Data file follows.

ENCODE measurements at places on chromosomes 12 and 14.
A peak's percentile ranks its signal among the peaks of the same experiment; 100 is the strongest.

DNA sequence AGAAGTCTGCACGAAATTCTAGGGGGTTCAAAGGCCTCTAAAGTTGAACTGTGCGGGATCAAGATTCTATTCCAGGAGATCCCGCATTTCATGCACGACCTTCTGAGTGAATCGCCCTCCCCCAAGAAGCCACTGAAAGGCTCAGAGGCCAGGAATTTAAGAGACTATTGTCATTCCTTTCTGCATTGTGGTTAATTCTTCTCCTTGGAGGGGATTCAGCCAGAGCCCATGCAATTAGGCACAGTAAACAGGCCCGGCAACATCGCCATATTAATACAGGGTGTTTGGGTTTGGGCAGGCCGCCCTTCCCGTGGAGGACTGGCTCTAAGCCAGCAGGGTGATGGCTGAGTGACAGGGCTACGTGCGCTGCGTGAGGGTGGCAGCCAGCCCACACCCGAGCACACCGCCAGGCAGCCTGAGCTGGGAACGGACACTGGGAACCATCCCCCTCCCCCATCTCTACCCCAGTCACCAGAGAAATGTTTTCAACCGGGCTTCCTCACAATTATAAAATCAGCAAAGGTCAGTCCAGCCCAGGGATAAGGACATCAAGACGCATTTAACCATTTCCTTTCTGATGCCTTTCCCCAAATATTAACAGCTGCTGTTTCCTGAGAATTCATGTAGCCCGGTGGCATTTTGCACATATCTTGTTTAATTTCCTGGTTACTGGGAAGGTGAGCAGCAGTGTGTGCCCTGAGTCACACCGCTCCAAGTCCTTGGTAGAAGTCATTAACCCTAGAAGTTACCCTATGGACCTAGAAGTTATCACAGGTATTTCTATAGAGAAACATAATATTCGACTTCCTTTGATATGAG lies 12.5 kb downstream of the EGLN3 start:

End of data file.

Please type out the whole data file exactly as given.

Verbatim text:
ENCODE measurements at places on chromosomes 12 and 14.
A peak's percentile ranks its signal among the peaks of the same experiment; 100 is the strongest.

DNA sequence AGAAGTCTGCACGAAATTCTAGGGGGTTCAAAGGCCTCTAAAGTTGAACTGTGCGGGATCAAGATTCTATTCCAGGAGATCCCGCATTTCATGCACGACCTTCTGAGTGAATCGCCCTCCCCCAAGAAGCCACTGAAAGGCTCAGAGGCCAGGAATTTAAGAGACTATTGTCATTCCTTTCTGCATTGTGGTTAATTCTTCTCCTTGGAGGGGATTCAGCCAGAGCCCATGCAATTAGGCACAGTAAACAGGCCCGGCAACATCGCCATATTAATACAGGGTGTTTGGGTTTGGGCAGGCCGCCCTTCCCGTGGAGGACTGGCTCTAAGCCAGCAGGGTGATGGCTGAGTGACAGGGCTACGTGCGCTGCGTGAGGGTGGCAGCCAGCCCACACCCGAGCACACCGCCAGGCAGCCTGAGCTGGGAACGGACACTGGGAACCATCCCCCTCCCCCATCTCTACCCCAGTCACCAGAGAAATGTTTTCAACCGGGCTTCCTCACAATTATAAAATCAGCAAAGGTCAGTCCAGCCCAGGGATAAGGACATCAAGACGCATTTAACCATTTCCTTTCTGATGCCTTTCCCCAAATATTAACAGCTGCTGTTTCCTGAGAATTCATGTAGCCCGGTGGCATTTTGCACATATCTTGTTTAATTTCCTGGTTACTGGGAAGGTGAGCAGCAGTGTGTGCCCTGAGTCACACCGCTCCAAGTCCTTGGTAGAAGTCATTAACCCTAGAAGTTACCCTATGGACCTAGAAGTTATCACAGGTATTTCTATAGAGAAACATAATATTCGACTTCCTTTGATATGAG lies 12.5 kb downstream of the EGLN3 start: